Press Conference

Q: The fact that there hasn't been substantial cache of weapons of mass destruction -- is that an embarrassment?

Wolfowitz: No. Is it an embarrassment to people on the other side that we've discovered these biological production vans, which the defector told us about?

Paul Wolfowitz, Deputy Secretary of Defense
CNN Interview

"This wasn't material I was making up, it came from the intelligence community."

Colin Powell, Secretary of State
Press Briefing

"'We know that some of them, especially the biological weapons, were being destroyed,' Hastert said, adding that it would 'take a little while to find weapons of mass destruction... and we're going to continue to do it.'"

Dennis Hastert, House Speaker R-IL
Press Briefing

"We recently found two mobile biological weapons facilities which were capable of producing biological agents. This is the man who spent decades hiding tools of mass murder. He knew the inspectors were looking for them. You know better than me he's got a big country in which to hide them. We're on the look. We'll reveal the truth."

George W. Bush, President

"I would put before you Exhibit A, the mobile biological labs that we have found. People are saying, 'Well, are they truly mobile biological labs?' Yes, they are. And the DCI, George Tenet, Director of Central Intelligence, stands behind that assessment."

Colin Powell, Secretary of State
Fox News Interview

"No one ever said that we knew precisely where all of these agents were, where they were stored."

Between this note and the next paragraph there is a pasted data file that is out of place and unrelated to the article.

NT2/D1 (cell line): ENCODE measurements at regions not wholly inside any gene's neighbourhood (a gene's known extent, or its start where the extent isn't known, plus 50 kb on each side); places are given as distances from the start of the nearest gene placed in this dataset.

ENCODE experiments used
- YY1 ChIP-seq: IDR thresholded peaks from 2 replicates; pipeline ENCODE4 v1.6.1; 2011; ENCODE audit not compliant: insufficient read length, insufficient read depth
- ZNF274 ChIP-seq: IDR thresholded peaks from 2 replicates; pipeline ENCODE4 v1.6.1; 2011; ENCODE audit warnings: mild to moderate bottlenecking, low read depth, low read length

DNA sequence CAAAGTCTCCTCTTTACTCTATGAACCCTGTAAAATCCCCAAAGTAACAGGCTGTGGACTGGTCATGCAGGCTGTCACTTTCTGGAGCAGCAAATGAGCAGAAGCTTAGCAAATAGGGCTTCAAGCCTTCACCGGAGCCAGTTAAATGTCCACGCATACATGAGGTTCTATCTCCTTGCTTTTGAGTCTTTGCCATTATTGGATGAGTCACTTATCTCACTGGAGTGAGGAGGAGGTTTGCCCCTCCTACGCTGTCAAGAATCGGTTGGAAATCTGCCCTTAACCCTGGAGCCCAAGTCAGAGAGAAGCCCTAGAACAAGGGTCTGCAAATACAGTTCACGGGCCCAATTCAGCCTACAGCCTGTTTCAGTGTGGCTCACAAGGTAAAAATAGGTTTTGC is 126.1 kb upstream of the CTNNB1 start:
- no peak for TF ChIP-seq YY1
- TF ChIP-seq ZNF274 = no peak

Condoleeza Rice, US National Security Advisor
Meet the Press

"What the president has said is because it's been the long-standing view of numerous people, not only in this country, not only in this administration, but around the world, including at the United Nations, who came to those conclusions...And the president is not going to engage in the rewriting of history that others may be trying to engage in."

Ari Fleischer, Press Secretary
Response to Question From Press

"Iraq had a weapons program...Intelligence throughout the decade showed they had a weapons program. I am absolutely convinced with time we'll find out they did have a weapons program."

George W. Bush, President
Comment to Reporters

"The biological weapons labs that we believe strongly are biological weapons labs, we didn't find any biological weapons with those labs. But should that give us any comfort? Not at all. Those were labs that could produce biological weapons whenever Saddam Hussein might have wanted to have a biological weapons inventory."

Colin Powell, Secretary of State
Associated Press Interview

"Those documents were only one piece of evidence in a larger body of evidence suggesting that Iraq attempted to purchase uranium from Africa ... The issue of Iraq's pursuit of uranium in Africa is supported by multiple sources of intelligence. The other sources of evidence did and do support the president's statement."

Sean McCormack, National Security Council Spokesman
Statement to press